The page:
By Melody Kemp

    VIENTIANE, Nov 20 (IPS) – Before 2002, Chanhpheng Sivila held training workshops for the many Lao disabled women and men at her own house.

    Now she presides over the sprawling Lao Disabled Women’s Development Centre fronting the Mekong, 20 km from Vientiane. Traffic thunders over the nearby Friendship Bridge on its way to Thailand, the noise carried away on the afternoon breeze.

    I was greeted by a myriad smiles from the women; each one herself disabled. One with skeletal deformity that shortened her stature, another with a foot that refuses to behave. Sivila herself had polio when young and walks with the use of a heavy and squeaky caliper. More »

    Q&A: Maternal Mortality Rates ‘One of the Saddest Cases’ in Asia

    20 Nov 2009

    UNESCAP head Noeleen Heyzer: "There is no reason why so many women have to die."  Credit:Marwaan Macan-Markar/IPS

    UNESCAP head Noeleen Heyzer: "There is no reason why so many women have to die." Credit:Marwaan Macan-Markar/IPS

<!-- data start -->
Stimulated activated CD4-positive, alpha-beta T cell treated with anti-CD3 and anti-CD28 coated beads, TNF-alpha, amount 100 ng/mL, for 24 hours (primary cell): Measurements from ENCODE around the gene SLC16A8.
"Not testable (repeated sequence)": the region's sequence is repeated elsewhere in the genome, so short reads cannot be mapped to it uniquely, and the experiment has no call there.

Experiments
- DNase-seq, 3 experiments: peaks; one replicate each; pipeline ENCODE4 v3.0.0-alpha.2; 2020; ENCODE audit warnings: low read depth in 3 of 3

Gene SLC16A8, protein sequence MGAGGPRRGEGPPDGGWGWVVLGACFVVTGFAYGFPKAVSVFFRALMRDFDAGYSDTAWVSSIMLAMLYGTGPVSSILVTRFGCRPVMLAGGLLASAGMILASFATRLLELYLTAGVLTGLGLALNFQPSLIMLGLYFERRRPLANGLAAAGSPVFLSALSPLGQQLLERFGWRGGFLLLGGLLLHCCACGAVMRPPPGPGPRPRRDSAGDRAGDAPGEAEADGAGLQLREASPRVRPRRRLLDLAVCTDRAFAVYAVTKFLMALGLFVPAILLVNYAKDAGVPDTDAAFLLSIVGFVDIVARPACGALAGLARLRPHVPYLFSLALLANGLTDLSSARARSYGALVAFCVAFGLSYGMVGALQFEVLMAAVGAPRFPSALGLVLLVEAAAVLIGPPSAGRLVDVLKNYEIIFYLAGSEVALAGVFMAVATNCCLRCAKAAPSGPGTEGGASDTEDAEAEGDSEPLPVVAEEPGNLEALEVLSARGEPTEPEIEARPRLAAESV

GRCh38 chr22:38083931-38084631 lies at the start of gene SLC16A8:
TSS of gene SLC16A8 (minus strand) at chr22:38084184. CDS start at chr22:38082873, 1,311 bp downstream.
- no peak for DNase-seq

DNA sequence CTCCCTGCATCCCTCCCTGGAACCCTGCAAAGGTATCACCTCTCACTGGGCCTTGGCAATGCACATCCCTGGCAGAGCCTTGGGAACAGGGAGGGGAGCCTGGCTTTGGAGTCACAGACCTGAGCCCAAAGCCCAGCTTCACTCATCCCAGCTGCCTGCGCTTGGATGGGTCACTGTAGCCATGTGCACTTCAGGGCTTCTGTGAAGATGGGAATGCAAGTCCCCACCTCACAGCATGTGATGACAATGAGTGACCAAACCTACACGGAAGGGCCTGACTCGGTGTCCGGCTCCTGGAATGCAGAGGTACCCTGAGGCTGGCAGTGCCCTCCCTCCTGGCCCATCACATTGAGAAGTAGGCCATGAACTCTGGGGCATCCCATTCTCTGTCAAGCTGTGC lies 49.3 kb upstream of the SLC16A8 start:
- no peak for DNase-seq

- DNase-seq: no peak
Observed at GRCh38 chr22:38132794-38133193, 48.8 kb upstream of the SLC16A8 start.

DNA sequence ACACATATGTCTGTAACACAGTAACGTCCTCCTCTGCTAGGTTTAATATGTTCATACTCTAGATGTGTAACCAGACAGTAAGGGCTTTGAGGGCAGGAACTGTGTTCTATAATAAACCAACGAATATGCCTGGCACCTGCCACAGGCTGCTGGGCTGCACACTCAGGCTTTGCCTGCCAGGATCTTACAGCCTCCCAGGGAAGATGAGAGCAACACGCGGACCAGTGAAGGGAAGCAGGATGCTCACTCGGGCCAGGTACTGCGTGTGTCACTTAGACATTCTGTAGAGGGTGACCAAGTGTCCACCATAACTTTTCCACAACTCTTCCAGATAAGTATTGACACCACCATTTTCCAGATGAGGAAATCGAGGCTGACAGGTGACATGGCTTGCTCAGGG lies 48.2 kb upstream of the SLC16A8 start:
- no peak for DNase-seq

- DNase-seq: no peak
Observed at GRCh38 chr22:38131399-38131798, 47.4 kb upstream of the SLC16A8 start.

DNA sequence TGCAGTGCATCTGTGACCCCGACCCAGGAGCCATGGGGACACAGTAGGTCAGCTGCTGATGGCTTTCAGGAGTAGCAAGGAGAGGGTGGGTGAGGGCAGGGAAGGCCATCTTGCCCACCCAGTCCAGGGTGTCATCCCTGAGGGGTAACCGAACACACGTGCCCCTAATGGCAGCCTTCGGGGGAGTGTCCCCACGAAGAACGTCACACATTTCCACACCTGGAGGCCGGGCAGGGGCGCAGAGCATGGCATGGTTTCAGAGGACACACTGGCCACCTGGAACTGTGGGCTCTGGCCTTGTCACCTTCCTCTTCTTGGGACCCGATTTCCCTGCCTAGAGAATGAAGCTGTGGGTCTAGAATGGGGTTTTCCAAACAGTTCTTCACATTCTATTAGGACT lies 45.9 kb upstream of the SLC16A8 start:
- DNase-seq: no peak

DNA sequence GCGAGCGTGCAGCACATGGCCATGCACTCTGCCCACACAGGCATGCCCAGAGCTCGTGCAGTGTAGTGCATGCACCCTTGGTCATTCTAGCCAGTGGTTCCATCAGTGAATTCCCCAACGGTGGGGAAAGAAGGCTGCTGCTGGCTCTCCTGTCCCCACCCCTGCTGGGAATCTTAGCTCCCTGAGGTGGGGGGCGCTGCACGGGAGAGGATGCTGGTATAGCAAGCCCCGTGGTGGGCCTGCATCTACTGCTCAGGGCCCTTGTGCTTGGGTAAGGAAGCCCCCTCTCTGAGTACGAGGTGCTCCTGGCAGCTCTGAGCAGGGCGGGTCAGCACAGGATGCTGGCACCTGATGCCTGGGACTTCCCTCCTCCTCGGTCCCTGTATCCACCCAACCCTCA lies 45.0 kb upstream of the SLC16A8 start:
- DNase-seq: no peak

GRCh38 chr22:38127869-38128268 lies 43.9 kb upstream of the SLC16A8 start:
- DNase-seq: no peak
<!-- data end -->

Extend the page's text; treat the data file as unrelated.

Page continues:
Marwaan Macan-Markar interviews NOELEEN HEYZER, U.N. under-secretary general and head of UNESCAP


    BANGKOK, Nov 20 (IPS) – Nearly 15 years after a landmark international conference to advance the rights and freedoms of women, the picture in the Asia-Pacific region is mixed, says a leading women’s rights advocate and senior United Nations official.

    While educated women and those with skills “can go as far as they want,” it is a different reality for those who come from Asia’s poorer millions. “There have never been cracks in the glass ceiling for many women in poor rural areas,” says Noeleen Heyzer, head of the Economic and Social Commission for Asia and the Pacific (ESCAP), a U.N. regional body based in Bangkok.